This was just a solid Two-Face story from start to finish. Tomasi wrote him well, March portrayed him beautifully (in a grotesque sort of way) and those two elements combine to make a pretty enjoyable issue. Is the set up of Two-Face conducting his own trials anything new? Not really, but the actual tie-in to the Secret Society justifies it this time around. Of all the Batman branded books this week, Two-Face was definitely the strongest of the bunch. Read Full Review

  • 8.0
    Fortress of Solitude - Byron Hendricks Sep 21, 2013

    Batman and Robin #23.1 is a great read for the fact that Tomasi does not try to fix that which is not broken. We get a glimpse into the mind of an iconic villain as he experiences the turmoil that Forever Evil has imposed upon Gotham. Although the art gives and takes, overall, it is still a well-drawn enjoyable read that boasts one of the best 3D lenticulars in the Villain Month series.This issue was secured through Readers Den at the low price of R47. Readers Den is the only local comic book store doing 3D issues at cover prices! Read Full Review

  • 8.0
    Imagination Centre - John McCubbin Sep 13, 2013

    This was a terrific story, and it got the Two-Face character spot on. It has also been one of the better Villains Month issues from this week, being very exciting, and dramatic, whilst managing to balance in both dark, and fun elements. It also had a very interesting story that ties in nicely with Forever Evil without it being necessary to read both to enjoy one or the other. Due to all this I'd highly recommend this issue, as although it wasn't quite perfect it was extremely enjoyable. Read Full Review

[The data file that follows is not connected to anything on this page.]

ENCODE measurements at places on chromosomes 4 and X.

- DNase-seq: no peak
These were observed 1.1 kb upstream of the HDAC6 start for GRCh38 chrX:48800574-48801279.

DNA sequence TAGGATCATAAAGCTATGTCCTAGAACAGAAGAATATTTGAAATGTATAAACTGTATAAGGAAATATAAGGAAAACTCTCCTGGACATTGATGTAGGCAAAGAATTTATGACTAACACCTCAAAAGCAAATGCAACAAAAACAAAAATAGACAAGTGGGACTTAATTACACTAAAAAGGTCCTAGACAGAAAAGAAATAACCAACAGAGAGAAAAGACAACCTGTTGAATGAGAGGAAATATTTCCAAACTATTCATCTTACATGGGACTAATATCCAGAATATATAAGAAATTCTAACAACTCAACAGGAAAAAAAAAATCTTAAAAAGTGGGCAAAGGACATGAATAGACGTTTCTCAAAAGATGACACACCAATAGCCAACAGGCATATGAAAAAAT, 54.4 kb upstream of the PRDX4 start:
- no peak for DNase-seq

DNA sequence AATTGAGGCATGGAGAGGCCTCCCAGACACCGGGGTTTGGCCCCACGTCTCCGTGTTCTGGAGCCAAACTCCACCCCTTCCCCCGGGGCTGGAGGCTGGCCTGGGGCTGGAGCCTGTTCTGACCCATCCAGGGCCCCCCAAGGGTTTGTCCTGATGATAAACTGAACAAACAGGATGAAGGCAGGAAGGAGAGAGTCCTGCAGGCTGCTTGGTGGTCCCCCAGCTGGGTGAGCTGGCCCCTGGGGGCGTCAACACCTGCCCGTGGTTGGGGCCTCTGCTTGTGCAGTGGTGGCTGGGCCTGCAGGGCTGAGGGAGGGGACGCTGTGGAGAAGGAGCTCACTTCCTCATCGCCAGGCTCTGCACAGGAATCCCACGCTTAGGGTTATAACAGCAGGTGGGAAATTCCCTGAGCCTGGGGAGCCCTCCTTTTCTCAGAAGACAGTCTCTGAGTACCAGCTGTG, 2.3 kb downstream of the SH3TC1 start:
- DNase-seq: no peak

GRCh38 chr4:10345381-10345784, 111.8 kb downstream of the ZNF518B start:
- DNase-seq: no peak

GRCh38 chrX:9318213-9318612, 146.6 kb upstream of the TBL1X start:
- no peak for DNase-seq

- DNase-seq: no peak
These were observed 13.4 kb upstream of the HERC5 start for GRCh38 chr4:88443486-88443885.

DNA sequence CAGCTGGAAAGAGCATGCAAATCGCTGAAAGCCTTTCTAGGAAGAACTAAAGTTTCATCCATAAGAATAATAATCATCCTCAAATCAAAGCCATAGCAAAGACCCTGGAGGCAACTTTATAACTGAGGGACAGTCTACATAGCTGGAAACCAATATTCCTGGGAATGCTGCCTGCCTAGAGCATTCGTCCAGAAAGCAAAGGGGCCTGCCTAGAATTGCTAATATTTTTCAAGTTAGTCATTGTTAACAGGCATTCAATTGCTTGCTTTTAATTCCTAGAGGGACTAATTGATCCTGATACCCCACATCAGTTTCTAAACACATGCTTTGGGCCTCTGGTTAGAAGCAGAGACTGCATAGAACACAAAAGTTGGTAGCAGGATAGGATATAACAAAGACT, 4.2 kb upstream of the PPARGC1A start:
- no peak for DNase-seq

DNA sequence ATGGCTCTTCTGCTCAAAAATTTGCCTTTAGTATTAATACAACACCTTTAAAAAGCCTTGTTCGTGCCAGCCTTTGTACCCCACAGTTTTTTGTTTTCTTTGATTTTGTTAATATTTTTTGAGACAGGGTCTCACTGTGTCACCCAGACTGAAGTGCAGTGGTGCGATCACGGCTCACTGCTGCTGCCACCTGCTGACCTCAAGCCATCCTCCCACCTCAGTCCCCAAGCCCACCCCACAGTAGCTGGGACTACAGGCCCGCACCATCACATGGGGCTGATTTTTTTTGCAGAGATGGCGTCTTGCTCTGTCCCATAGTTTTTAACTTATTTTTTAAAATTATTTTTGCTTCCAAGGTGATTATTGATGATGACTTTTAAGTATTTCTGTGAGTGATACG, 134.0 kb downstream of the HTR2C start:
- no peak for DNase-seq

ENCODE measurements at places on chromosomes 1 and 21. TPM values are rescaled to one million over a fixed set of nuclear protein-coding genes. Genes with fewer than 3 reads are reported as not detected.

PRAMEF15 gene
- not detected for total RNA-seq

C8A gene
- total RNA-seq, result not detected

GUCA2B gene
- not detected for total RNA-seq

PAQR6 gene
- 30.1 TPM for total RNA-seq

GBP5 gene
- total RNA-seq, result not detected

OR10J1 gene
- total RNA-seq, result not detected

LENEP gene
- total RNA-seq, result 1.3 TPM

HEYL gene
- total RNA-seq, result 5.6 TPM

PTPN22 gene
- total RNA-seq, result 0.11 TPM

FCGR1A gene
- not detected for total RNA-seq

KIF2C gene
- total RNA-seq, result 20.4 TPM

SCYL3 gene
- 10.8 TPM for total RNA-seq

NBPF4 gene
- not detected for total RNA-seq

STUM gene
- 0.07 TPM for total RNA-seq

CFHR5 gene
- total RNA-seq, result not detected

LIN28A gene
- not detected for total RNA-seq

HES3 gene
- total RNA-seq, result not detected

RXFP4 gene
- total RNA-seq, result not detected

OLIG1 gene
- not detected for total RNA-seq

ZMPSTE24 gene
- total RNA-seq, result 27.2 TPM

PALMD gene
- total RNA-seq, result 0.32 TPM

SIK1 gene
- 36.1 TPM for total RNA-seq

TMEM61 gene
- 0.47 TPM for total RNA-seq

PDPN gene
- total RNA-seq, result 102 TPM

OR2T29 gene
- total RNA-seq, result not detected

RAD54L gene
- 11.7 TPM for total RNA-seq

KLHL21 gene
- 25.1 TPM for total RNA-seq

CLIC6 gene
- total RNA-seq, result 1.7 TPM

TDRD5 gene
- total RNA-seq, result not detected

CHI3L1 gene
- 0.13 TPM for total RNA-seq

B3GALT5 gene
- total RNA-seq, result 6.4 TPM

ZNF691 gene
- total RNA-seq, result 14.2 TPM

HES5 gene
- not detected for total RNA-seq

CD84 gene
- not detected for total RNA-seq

• 7.0
    Weekly Comic Book Review - Minhquan Nguyen Sep 9, 2013

    A bit of a mismatch, art-wise, and not exactly the most enlightening exploration of the featured villain, but between the lines, you can find some compelling commentary on Two-Face's fractured psychology. Read Full Review

  • 7.0
    Crave Online - Andy Hunsaker Sep 4, 2013

    As it is, though, Two-Face is little more than a triggerhappy thug with a more striking look than most, and the more masses he murders, the less we seem to give a damn about him or who he used to be, because there's no turning back with this high a body count. Well, there could've been with the New 52 switchout. Too bad nobody thought to do that. Read Full Review

  • 6.0
    Razorfine - Alan Rapp Sep 12, 2013

    By the end of the episode the luck of Gotham City (which is far less covered in vegetation that the Poison Ivy comic would suggest) has finally run out as the flip of the coin leads Two-Face back to his more destructive ways. For fans. Read Full Review

  • 5.0
    Comic Book Resources - Jennifer Cheng Sep 9, 2013

    Two-Face decides by coin toss to both save Gotham and accept the sponsorship the Crime Syndicate. Naturally, these two decisions are not compatible, but the action-heavy plot conflict is rapidly resolved, and Tomasi has the story arc spin back to have the final page echo the first page. While this is even-handed and conceptually fitting for Two-Face, it also results in "Batman and Robin" #23.1 feeling like a filler issue. Tomasi and March's pacing is suspenseful, but the anticipation they create in "Batman and Robin" #23.1 ultimately falls flat due to the lack of impact. Read Full Review